Thursday 5th October 2017
OpenAthens Cloud uses OpenID Connect, an extendable authentication system built on the OAuth 2.0 standard. OpenID Connect offers support for single sign-on to create a better workflow for end users, and it’s also extensible to web-based, native apps, and mobile applications to allow for similar authentication journeys no matter the user’s device.
OpenID Connect represents the third generation of OpenID technology, which was originally established in 2005 by Ben Fitzpatrick, the founder of LiveJournal – where it saw its first widespread use for posting comments. Since it was established, it’s seen increased support from the enterprise and security communities, with companies such as NetMesh, Verisign, Symantec, and Microsoft adopting or helping shape the underlying technology.
OpenID Connect is a simpler technology than SAML and easier to install for content providers, which is why OpenAthens Cloud is our most straightforward product yet – there’s no need for expert developer time to implement it. And with the release of OpenAthens Cloud, we’re also working towards becoming a certified OpenID Connect provider to ensure the trustworthiness of authentication conducted through the software.
OpenAthens Cloud is lightweight by design; it is built to be easy to implement and transfers the minimum data required for a user to gain access to the secure resources they need. Once a user logs into a service or network – for example, their workplace or institutional account – their network ‘vouches’ for them to gain access to authentication-based systems such as subscription resources. In addition, OpenAthens Cloud is fully compatible with SAML and Shibboleth-based products and operating systems.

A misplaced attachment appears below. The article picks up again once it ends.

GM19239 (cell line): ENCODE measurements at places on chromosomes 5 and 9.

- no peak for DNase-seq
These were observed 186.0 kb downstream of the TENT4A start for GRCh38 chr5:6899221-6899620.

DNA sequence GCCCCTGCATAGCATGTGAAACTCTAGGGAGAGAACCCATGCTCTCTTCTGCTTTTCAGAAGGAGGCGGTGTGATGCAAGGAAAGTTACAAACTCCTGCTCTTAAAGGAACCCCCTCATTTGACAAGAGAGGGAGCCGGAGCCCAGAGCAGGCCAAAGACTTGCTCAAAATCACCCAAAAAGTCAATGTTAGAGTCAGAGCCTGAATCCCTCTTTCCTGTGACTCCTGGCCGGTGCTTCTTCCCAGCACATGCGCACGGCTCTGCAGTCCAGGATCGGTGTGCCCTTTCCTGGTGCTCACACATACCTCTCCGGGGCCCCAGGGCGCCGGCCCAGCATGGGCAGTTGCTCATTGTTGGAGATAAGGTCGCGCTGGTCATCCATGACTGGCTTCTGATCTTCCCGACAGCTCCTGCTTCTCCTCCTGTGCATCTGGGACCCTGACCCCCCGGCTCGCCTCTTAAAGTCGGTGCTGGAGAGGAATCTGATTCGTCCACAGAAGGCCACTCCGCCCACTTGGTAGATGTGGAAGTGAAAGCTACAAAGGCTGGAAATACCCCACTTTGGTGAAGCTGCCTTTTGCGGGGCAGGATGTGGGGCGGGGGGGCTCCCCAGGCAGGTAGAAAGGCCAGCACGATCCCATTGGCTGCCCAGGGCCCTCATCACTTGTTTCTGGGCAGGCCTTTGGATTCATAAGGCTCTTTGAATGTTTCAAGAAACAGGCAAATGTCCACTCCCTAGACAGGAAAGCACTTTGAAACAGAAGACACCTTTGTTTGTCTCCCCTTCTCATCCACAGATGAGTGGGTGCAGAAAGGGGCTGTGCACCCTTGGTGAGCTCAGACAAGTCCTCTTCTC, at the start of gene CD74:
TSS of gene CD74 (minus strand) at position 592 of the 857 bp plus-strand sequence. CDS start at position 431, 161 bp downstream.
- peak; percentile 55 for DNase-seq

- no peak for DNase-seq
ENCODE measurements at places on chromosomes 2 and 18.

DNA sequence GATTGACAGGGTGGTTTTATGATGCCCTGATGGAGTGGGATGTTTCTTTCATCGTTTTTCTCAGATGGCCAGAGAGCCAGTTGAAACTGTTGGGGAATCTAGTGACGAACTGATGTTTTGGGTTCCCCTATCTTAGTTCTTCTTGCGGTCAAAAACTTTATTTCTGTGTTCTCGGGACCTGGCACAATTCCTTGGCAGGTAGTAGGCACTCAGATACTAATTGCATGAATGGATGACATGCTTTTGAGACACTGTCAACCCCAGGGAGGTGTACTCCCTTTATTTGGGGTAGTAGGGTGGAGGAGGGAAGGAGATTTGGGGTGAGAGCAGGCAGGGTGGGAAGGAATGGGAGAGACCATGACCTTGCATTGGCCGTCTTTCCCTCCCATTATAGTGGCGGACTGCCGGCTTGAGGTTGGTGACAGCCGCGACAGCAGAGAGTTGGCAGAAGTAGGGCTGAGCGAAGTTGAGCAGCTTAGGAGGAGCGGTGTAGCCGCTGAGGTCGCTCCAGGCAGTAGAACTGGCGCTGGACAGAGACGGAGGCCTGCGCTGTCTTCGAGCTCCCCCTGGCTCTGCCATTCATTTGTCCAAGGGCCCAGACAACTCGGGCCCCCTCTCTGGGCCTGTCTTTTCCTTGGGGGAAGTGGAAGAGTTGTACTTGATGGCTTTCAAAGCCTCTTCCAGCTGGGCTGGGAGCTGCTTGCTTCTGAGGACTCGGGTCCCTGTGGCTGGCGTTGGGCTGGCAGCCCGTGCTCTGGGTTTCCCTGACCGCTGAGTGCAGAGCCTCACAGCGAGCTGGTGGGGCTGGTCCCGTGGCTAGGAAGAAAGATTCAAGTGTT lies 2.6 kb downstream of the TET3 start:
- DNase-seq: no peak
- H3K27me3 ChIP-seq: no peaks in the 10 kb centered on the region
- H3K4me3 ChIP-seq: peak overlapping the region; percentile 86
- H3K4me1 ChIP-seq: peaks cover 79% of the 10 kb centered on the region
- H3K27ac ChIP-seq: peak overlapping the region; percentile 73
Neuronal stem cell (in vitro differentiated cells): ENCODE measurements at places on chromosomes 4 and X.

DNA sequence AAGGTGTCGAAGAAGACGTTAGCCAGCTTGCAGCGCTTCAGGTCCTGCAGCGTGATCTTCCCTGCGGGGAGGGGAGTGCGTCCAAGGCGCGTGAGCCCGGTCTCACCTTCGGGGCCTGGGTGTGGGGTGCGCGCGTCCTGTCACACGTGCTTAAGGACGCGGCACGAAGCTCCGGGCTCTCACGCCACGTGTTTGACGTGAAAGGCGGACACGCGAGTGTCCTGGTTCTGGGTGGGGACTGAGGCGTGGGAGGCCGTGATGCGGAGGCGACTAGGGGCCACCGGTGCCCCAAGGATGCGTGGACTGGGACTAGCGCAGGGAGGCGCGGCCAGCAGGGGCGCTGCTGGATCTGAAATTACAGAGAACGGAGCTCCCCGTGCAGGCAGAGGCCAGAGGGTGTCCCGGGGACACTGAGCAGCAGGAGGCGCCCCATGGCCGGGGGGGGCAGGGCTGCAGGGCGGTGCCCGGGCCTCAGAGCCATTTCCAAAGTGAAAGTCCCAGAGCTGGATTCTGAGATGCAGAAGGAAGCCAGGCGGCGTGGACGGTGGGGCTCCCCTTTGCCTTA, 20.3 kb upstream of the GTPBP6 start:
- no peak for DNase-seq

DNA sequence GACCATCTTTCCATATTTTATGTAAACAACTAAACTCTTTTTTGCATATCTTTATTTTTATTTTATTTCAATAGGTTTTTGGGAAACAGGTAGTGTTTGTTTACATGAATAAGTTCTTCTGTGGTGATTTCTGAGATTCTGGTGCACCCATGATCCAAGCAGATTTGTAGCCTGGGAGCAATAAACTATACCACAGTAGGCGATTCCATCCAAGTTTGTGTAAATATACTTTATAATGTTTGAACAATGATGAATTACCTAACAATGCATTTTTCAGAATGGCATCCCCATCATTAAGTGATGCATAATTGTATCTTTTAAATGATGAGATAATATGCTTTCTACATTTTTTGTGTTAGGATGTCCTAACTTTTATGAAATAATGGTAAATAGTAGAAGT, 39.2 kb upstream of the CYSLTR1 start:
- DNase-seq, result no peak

One key advantage of the approach used by OpenAthens Cloud is that it’s inherently more secure; access to, and management of, the user’s details stays in the hands of their organisation. This provides the ‘best of both worlds’ with enhanced security as well as the ability to create a personalised experience: developers and service providers don’t need to store databases of usernames and passwords, while still being able to offer login-based functionality (such as user profiles, saved searches, and more) for an even better user experience.
This approach is also more flexible and scalable than IP-based and proxy authentication, meaning that content providers can extend the same authentication approaches used by their educational and healthcare customers to services aimed at corporate customers and the general public. OpenID Connect technology’s adoption by public-facing companies also means that the journey will be familiar to users of all backgrounds.
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